by Raheela Nazir
Kamran Satti, a 48-year-old restaurant worker from Murree, a resort town located some 60 kilometers northeast of capital of Islamabad, was collecting pieces of firewood to combat chilly weather as mercury plunged below the freezing point in his town.
"The first spell of snow of this year in Murree has increased the intensity of cold. We do not have a constant supply of electricity or gas to keep our house warm in this shivery weather, so after finishing my work, I have to collect wood for fire to keep my family safe from the extreme weather," he said.
Satti said that though the cold weather has its drawbacks for him, yet on the brighter side his daily earnings have increased significantly as recently thousands of people flocked to scenic places of Murree, a popular winter holiday destination of Pakistan.
According to a recently released statement by the Pakistan Meteorological Department, the first spell of rain and snowfall of the year 2022 will grip most parts of the country from Monday and may persist till Jan. 7.
Heavy rainfall may generate flash flooding in vulnerable parts of the country's southwest Balochistan province, and heavy snowfall in hilly areas may cause road closures, said the weather department, advising all the concerned authorities to remain alert during the forecast period.
As the cold spell has taken over Pakistan, the inflow of patients with winter-related health issues has amplified, creating further problems for the already burdened healthcare sector of the country.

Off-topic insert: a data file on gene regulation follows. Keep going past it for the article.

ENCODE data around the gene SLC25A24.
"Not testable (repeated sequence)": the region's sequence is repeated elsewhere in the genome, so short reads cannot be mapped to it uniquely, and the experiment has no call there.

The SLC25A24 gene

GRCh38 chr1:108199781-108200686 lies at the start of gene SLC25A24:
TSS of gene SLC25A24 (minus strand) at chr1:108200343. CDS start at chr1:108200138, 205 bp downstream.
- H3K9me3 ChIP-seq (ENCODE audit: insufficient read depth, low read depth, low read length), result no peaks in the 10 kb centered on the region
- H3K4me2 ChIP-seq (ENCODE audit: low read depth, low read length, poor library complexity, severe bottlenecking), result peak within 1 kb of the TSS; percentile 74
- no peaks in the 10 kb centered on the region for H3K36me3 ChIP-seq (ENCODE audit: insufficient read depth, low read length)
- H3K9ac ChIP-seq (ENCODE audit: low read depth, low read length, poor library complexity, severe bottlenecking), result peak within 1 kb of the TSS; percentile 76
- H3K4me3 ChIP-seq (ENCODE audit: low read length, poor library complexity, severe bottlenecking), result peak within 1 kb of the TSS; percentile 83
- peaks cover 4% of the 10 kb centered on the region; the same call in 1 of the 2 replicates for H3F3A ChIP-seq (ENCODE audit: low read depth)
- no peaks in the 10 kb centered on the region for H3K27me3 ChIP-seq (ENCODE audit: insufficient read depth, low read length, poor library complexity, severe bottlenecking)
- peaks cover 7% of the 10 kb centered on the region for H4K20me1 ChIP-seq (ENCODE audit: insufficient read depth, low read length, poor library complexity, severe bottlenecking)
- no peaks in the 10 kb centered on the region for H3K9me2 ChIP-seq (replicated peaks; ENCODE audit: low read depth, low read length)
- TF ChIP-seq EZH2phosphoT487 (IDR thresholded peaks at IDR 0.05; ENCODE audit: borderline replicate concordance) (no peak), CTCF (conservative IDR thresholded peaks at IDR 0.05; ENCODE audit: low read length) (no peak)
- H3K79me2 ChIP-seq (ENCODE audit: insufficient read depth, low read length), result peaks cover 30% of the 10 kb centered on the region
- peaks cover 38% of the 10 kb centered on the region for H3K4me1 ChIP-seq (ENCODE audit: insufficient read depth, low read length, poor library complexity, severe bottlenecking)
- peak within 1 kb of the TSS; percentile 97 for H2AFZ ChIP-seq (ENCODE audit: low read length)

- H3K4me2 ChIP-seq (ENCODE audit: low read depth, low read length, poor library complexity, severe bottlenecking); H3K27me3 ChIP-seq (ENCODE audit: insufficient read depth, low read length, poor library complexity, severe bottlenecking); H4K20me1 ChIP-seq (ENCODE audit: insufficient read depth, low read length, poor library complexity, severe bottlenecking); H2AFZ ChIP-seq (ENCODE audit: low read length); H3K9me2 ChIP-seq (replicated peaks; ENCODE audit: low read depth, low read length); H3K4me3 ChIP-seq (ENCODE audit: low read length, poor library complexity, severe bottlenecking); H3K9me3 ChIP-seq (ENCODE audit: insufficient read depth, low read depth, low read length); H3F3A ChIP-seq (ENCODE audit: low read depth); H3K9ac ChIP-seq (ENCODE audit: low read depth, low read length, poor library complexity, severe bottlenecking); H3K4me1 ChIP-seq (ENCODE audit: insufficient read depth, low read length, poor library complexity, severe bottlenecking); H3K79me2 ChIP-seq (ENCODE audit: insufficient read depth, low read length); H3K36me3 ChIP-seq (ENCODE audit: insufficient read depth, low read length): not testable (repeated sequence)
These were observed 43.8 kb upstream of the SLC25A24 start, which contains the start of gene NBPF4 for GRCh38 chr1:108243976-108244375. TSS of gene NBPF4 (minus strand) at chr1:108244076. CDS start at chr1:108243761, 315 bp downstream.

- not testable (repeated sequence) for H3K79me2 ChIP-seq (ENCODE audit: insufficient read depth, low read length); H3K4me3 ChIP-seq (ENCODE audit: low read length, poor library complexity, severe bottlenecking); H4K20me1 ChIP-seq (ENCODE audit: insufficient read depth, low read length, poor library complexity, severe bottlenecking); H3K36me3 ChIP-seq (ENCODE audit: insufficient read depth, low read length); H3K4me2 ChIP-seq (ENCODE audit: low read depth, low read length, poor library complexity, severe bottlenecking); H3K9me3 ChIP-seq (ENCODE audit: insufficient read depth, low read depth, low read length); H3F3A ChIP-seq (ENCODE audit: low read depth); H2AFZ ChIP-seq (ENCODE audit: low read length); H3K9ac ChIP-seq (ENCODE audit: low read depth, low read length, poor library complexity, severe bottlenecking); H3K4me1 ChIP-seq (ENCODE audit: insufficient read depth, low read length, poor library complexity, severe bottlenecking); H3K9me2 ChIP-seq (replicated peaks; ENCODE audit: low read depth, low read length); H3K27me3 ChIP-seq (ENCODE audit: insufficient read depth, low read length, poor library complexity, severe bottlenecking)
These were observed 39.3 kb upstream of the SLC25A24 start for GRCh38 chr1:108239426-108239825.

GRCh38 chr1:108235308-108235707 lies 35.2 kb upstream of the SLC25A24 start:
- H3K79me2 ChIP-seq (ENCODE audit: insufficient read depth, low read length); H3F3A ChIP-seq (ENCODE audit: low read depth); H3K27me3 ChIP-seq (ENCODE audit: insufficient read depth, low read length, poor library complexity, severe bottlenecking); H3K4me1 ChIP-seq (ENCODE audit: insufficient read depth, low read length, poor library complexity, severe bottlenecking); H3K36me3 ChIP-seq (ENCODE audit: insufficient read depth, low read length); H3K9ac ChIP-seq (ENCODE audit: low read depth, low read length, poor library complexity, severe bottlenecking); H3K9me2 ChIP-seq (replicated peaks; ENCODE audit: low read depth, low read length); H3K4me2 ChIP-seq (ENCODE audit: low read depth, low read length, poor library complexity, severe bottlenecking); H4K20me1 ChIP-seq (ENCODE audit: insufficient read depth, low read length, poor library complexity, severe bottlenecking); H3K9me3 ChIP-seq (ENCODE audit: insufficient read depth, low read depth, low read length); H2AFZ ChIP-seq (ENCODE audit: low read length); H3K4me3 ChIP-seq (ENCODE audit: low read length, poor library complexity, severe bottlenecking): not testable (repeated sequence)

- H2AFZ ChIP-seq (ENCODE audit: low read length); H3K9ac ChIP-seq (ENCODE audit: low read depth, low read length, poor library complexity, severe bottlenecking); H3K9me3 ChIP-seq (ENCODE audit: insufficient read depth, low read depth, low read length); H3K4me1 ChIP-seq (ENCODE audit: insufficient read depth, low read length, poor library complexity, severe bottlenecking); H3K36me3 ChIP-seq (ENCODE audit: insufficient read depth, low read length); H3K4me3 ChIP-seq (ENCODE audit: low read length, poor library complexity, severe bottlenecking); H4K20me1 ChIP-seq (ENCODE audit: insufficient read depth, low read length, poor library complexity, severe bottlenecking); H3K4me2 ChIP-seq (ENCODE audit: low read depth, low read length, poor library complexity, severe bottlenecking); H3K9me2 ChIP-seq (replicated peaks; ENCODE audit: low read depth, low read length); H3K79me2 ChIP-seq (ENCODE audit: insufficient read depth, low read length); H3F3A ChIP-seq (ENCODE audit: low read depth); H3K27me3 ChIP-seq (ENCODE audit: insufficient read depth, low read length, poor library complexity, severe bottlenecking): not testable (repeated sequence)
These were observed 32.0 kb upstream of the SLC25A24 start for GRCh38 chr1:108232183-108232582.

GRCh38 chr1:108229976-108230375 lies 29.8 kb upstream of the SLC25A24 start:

In a conversation with Xinhua, Najma Kyani, a public health expert in Islamabad, said that at the time when hospitals in Pakistan are struggling to keep up with rising number of COVID-19 cases, fast spreading infectious diseases in the winter season only exacerbate the challenges posed by the epidemic.
"There is a rise in the number of people with flu, fever and painful joints visiting health facilities in the country," she said, adding that to avoid that people should stay indoors in chilly weather, wear warm clothes, eat healthy and keep themselves hydrated to strengthen their immune system against the diseases.
Winters in Pakistan also triggered a temporary gas crisis in various parts of the country. As the use of heaters, geysers, and generators grew with cold weather, the pressure of gas mounted in many areas nationwide.
Sakina Bibi, a housewife in eastern Gujranwala district, said that she hardly gets any supply of gas in her area due to severe gas load shedding which is affecting her daily household routine.
"Thousands of people in our area have been facing this problem. I am not able to cook food for my children. We have to buy it from the market everyday which is a strain on our pockets," she told Xinhua.
Meanwhile, a number of charity organizations and individuals have been distributing warm clothes, food and necessary medicines to poor people to cope with the cold weather.
Shehrayar Khan, who runs a charity organization in Rawalpindi district, told Xinhua that he has arranged more than 200 bags containing clothes and food this season and most of them were distributed among homeless people and refugee camps.
"The government is doing everything in its capacity to lessen the problems of a common man. I believe everyone should do something in his own capacity to contribute to the society," he said.